Brand Strategy / Opinion

Branded publications still have traction


I’ve been contributing to magazines in one form or another for 15 years (my first piece was published in when I was 14 in The Kennel Gazette) plus I’ve undertaken stints as Editor and Creative Director on both B2B and B2C publications.

So recent research findings that branded content publications are gaining significant traction in the market place really come as no surprise…

With brands undertaking a lemming-like rush to online, it seemed for a time that the humble promotional magazine was going to undergo somewhat of a decline.

I mean, why would you want a copy of your local supermarket chain’s branded rag when you could probably read the information online, comment on it and then share it on without slaughtering trees in the process?

In a world where we want things lighter, faster, more convenient, the poor publication started to seem somewhat anachronistic.

However, the fightback is on, and Publicis Blueprint’s research confirms this.

The link above makes mention of the increased benefits of customer loyalty, deeper engagement and improved trust that come with a magazine.

Once again, not a surprise to anyone that’s worked in the industry.

Having your own publication helps you to reach your customers effectively (once they’ve opened the pages, there are no competitor messages to distract them), gives them incentives to return to your business (special offers, coupons, ideas on how to use your wares in a different way) and gives you a platform to talk about the things that matter to your brand.

Importantly, it gives you an opportunity to ensure that your story is heard, lifting your brand above commodity status.

However, there are risks.

It can be very easy to lose sight of your customer in the excitement of getting your story out there, of pushing the new product line or generally talking about why you’re so wonderful.

The consumer doesn’t really care about you or your magazine. What they care about is themselves.

The content provided by the branded publication has to satisfy this desire.

The publication has to be focused not on sales, but on helping the reader to improve their lives – whether that’s through trying new tastes, saving money on funeral care or linking up their household bills to get an energy saver plan.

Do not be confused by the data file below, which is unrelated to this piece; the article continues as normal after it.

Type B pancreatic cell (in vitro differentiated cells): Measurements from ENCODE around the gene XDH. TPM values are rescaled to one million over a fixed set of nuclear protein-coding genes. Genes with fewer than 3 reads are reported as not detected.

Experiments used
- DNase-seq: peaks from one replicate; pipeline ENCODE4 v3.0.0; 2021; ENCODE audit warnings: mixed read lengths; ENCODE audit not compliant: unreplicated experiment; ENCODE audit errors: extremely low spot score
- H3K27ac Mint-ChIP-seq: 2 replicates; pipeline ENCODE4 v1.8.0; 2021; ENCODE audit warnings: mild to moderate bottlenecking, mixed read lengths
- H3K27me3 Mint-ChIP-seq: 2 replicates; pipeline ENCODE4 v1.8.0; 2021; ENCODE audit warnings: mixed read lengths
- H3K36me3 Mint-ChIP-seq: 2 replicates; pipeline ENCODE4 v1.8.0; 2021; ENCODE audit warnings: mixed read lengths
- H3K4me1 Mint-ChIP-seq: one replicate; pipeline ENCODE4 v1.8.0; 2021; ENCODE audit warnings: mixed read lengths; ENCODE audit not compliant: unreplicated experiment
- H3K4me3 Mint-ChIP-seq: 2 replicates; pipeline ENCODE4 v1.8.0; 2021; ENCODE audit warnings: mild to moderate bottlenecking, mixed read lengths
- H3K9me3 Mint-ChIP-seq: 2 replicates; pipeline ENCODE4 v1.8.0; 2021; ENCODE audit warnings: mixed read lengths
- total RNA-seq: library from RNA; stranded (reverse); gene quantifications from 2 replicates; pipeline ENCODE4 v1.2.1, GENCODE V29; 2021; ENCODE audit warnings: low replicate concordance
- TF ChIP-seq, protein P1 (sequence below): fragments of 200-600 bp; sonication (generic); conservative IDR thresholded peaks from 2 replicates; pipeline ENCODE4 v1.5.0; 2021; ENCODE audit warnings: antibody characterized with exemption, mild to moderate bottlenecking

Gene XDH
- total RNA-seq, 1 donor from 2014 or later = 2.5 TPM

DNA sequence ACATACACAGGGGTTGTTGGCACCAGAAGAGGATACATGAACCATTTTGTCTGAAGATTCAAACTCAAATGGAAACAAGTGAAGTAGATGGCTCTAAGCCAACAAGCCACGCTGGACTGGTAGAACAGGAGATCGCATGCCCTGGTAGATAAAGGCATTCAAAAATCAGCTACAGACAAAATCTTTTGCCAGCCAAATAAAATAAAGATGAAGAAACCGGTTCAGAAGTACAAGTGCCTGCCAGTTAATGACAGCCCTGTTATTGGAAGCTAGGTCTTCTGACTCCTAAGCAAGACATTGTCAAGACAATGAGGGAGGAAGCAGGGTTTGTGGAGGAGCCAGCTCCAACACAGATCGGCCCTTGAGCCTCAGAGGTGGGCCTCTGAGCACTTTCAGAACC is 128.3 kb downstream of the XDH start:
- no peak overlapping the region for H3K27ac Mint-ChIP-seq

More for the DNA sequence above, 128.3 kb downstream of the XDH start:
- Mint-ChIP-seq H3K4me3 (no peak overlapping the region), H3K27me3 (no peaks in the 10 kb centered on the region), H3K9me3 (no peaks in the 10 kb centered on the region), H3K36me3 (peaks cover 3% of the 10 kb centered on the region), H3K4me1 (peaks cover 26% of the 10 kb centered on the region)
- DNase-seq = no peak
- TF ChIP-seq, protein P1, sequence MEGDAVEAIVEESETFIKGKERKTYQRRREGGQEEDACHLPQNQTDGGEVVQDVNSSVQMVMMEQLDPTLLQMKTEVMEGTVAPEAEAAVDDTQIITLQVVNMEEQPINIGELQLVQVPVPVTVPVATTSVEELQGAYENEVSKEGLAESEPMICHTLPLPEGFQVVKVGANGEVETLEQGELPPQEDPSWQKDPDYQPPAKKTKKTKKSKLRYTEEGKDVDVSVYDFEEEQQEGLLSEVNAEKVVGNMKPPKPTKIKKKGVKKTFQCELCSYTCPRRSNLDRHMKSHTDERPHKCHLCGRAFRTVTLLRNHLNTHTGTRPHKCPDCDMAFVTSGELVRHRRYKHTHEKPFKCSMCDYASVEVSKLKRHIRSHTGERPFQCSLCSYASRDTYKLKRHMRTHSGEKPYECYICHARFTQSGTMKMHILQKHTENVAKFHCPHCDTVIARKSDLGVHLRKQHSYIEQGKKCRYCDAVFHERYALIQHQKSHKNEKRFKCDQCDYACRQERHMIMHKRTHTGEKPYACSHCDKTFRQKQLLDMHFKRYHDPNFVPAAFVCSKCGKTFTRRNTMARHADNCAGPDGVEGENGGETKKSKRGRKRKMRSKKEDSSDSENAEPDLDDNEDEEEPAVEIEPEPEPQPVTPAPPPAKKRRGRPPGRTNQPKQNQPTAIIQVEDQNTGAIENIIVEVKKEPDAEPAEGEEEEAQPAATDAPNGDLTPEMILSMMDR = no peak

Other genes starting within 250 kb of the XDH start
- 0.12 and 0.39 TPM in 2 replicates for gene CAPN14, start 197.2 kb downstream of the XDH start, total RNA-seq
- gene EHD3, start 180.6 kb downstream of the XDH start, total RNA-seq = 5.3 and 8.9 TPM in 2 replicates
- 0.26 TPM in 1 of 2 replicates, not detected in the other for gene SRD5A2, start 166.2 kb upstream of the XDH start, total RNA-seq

The clever magazine Creative Director will structure the publication to achieve those sales, but without the consumer feeling like they’re being sold to.

it’s a very fine balance to achieve – but companies such as Cooperative, Waitrose and Tesco are doing a pretty good job in my opinion.

The other important thing to remember with branded magazines is how they’re consumed.

A well designed magazine gives the reader an opportunity for ‘me time’ but without being cut off from the world around them.

A quick read of a few paragraphs can be like a power nap – highly refreshing.

Think about most people using a PC or phone – it’s all head down, intense concentration while fingers fly across keyboards or mouse wheels are rolled up and down.

With a magazine, it’s simpler.

Hold, read, turn the page, read and so on.

It’s therefore easier to keep an eye on the kids, keep an ear on a conversation or get back to your place if interrupted.

You’ve got the pick up/put down factor as well – something that online media hasn’t quite cracked. While you can save a webpage for later or switch in and out of your favoured e-reader apps, it’s not quite as easy to read a few paragraphs, go away to do something else and then come back to it. Because, in the mean time, someone will have sent you an email, pinged you a text or generally given you something else to interact with there and then, rather than returning to what you were doing.

My final point is probably the most obvious, but the most fundamental.

Magazines have visibility.

Close a web browser, put your phone down and the online publication disappears.

Sling a real, paper, magazine on the coffee table and it’s there to remind you of its existence.

The printed publication brings the brand into your home in the way that electronic versions don’t.

So there we have it. Long live the printed, branded, magazine. Looking at the Publicis Blueprint research, the future’s definitely bright and I’m genuinely excited to see what the sector can bring to increased consumer/brand integration, interaction and involvement…

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